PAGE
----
Thursday, March 5, 2015

The Technological, Social and Political Forces Behind the Inception of Modern Art

Suppression and Expression
Few artists and even fewer non-artists today fully appreciate the circumstances surrounding the inception of modern art, a transition from an enforced style of representational picture making to an evolved form of painted individual expression. It was a process, which broke with traditional client specified needs to become an artistic statement. Today, it might be analogous to a staff copywriter quitting to become a poet.

Only after we understand the politics, technological innovations and changing events of the 19th century, do we begin to understand why the departure was both inevitable and essential, from an artistic perspective.


Photography's Invention 1807-1839
First Photograph
Click to enlarge

First Photograph: Then called a
Heliograph, Nicéphore Niépce coated
a metal plate with a silver/asphalt
ground and used an artist's camera
obscura device to direct an image
onto it for a period of eight-hours.
He entitled the image View from the
Window at Le Gras
.
France would lay claim to a stream of inventions over the 19th century. As early as 1807, Nicéphore Niépce would invent the first internal combustion engine, then called the Pyréolophore. After leaving the engine design in the hands of his brother Claude, Niépce went on to produce the first photographic image in 1822. It was an eight-hour long exposure process of a silver/asphalt ground he called a Heliograph. Niépce had adapted an artist's camera obscure device to created this, the earliest surviving photograph[1] and first permanent photo image, entitled View from the Window at Le Gras.

In 1829, Parisian theatre set designer, Louis Daguerre partnered with Niépce to reduce the exposure time using a plate coated with silver iodide. The resulting high contrast image with improved detail was then fixed with a common salt solution. This greatly improved process became the formulation for the first practical photograph, which he called the Daguerréotype process. Daguerre would further modify the artist's camera obscura device to become a more controlled exposure chamber.

Competing Portraits:
Click to enlarge

Competing Portraits: Above is Ingres' painting Portrait of Louis-François Bertin, to left, and a Daguerréotype portrait of inventor, Louis Daguerre, to right. To a spectator in 19th century France, the Daguerréotype must have seemed a miracle. 

When the Portrait of Louis-François Bertin, by the neoclassicist artist, Jean-Auguste-Dominique Ingres, was exhibited in 1833 at the Paris Salon, it became popular because of its incredible realism. Ironically, around the same time, Louis Daguerre would be perfecting the technology behind Nicéphore Niépce's initial photograph. Ingres' painting was subsequently panned by critics who declared "its naturalism vulgar and its coloring drab"[2]. By comparison, Daguerre's Daguerréotype process would become a world sensation over the next decade.

Financially ruined and under considerable stress caused by his brother Claude's funds mismanagement of the Pyréolophore engine, Nicéphore Niépce died of a stroke in 1833 at age 68. However, six years later, in 1839, the French government acquired the camera design and process. In exchange, France provided a lifetime pension to Niépce's surviving partner, Louis Daguerre, who had perfected the results. The government of France then shared its intellectual property so it could be commercially produced.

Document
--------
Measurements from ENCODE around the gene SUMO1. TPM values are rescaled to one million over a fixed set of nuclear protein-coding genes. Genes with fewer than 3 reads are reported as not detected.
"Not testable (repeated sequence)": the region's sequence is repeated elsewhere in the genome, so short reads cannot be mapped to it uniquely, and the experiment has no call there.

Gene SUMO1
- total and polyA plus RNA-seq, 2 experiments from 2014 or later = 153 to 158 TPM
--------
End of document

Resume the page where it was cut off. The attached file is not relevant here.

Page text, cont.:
The Camera and the Paint Tube, 1840-1850

Artistic Convenience

The Daguerrotype Camera
Click to enlarge

The Daguerreotype Camera: Popular
in the mid-19th century, one of the

first successfully models was 
produced by Alphonse Giroux, a
former student of artist Jacques-
Louis David.  
Ironically, if would be a student of Jacques-Louis David, the iron-fisted traditionalist (and Ingres' instructor), who would manufacture the first commercially successful camera. After trying his hand as a painter, furniture maker and conservator of fine art paintings, Alphonse Giroux would find fame and fortune constructing and selling Daguerreotype Cameras.

This early form of photography became extremely popular throughout the 1840s and 1850s, displacing all but the very best portrait painters.

The camera would forever impact how a studio was employed. For centuries, artists had been using the camera obscura device. When models were unavailable for extended periods (i.e. busy client sitting for portraits), the device would be employed to render quick but accurate outline sketches. Furthermore, as talented as artists may be, few are gifted with the ability, and many more cannot be trained to capture exact portrait likenesses. Over time, less successful artists would turn to photography for income, converting their painting workspaces into photography studios.

For historical and mythological paintings, which required a number figure models, employment of a camera became a financially prudent approach. Instead of hiring models for extended periods, the artist would do still Daguerreotype Plates of models and props to work from later. At this time, most elaborate historical paintings and portrait paintings were commissions with deadlines, where visual accuracy wasn't just desired but was a contract requirement.

Purists today may argue with the use of photography for artistic purposes. However, current artistic livelihoods today generally do not depend on providing perfectly accurate likenesses, which was very much the case in the neoclassical, academic world of 19the century France. Furthermore, it was common practice for one artist to paint a quick but accurate facial portrait (possibly using a camera obscura) of a famous, often busy individual (i.e.: Napoleon, George Washington, etc.) and then use that rendering to create a variety of portraits later. The convenient and accurate camera replaced these time-consuming and often rushed processes.